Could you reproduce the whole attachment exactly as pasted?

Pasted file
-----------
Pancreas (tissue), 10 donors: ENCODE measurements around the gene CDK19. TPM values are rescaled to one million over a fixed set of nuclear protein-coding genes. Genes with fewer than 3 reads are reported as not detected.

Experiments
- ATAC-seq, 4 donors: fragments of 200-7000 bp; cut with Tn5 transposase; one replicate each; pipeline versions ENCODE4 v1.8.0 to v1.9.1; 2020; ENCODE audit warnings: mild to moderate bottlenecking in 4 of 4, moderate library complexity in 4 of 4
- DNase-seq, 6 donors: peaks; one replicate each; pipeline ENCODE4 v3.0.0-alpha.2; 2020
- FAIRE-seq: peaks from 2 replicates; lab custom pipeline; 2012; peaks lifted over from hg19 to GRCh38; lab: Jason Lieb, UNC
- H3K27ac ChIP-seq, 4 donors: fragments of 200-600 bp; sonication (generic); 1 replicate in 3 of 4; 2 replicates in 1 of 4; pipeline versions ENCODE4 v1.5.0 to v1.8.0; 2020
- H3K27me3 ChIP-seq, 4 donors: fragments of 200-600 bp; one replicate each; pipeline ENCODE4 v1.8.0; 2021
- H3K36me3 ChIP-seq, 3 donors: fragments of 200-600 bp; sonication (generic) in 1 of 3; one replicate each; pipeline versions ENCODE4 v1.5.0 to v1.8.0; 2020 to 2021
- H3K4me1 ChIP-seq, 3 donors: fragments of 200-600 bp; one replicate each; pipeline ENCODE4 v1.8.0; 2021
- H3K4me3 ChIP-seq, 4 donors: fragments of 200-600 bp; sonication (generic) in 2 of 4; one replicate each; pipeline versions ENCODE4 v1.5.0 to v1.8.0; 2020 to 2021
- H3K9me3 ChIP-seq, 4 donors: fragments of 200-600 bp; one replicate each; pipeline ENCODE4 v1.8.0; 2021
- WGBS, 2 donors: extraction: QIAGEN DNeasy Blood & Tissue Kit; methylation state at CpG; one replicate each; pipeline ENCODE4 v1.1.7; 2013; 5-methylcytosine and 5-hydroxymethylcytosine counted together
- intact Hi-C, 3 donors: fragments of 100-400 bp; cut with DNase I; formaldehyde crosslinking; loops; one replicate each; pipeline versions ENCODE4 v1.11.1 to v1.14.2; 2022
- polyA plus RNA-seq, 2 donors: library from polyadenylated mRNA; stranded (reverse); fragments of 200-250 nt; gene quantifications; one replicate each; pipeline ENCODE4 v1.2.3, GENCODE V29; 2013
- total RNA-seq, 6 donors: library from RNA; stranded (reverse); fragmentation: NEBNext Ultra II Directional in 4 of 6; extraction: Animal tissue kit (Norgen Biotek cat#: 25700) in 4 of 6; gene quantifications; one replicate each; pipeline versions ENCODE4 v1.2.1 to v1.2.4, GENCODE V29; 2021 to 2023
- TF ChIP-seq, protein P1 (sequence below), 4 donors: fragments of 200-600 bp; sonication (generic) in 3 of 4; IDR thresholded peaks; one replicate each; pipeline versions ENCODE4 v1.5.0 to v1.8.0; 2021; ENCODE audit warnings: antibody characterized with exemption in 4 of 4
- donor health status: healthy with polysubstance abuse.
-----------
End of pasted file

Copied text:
Pancreas (tissue), 10 donors: ENCODE measurements around the gene CDK19. TPM values are rescaled to one million over a fixed set of nuclear protein-coding genes. Genes with fewer than 3 reads are reported as not detected.

Experiments
- ATAC-seq, 4 donors: fragments of 200-7000 bp; cut with Tn5 transposase; one replicate each; pipeline versions ENCODE4 v1.8.0 to v1.9.1; 2020; ENCODE audit warnings: mild to moderate bottlenecking in 4 of 4, moderate library complexity in 4 of 4
- DNase-seq, 6 donors: peaks; one replicate each; pipeline ENCODE4 v3.0.0-alpha.2; 2020
- FAIRE-seq: peaks from 2 replicates; lab custom pipeline; 2012; peaks lifted over from hg19 to GRCh38; lab: Jason Lieb, UNC
- H3K27ac ChIP-seq, 4 donors: fragments of 200-600 bp; sonication (generic); 1 replicate in 3 of 4; 2 replicates in 1 of 4; pipeline versions ENCODE4 v1.5.0 to v1.8.0; 2020
- H3K27me3 ChIP-seq, 4 donors: fragments of 200-600 bp; one replicate each; pipeline ENCODE4 v1.8.0; 2021
- H3K36me3 ChIP-seq, 3 donors: fragments of 200-600 bp; sonication (generic) in 1 of 3; one replicate each; pipeline versions ENCODE4 v1.5.0 to v1.8.0; 2020 to 2021
- H3K4me1 ChIP-seq, 3 donors: fragments of 200-600 bp; one replicate each; pipeline ENCODE4 v1.8.0; 2021
- H3K4me3 ChIP-seq, 4 donors: fragments of 200-600 bp; sonication (generic) in 2 of 4; one replicate each; pipeline versions ENCODE4 v1.5.0 to v1.8.0; 2020 to 2021
- H3K9me3 ChIP-seq, 4 donors: fragments of 200-600 bp; one replicate each; pipeline ENCODE4 v1.8.0; 2021
- WGBS, 2 donors: extraction: QIAGEN DNeasy Blood & Tissue Kit; methylation state at CpG; one replicate each; pipeline ENCODE4 v1.1.7; 2013; 5-methylcytosine and 5-hydroxymethylcytosine counted together
- intact Hi-C, 3 donors: fragments of 100-400 bp; cut with DNase I; formaldehyde crosslinking; loops; one replicate each; pipeline versions ENCODE4 v1.11.1 to v1.14.2; 2022
- polyA plus RNA-seq, 2 donors: library from polyadenylated mRNA; stranded (reverse); fragments of 200-250 nt; gene quantifications; one replicate each; pipeline ENCODE4 v1.2.3, GENCODE V29; 2013
- total RNA-seq, 6 donors: library from RNA; stranded (reverse); fragmentation: NEBNext Ultra II Directional in 4 of 6; extraction: Animal tissue kit (Norgen Biotek cat#: 25700) in 4 of 6; gene quantifications; one replicate each; pipeline versions ENCODE4 v1.2.1 to v1.2.4, GENCODE V29; 2021 to 2023
- TF ChIP-seq, protein P1 (sequence below), 4 donors: fragments of 200-600 bp; sonication (generic) in 3 of 4; IDR thresholded peaks; one replicate each; pipeline versions ENCODE4 v1.5.0 to v1.8.0; 2021; ENCODE audit warnings: antibody characterized with exemption in 4 of 4
- donor health status: healthy with polysubstance abuse.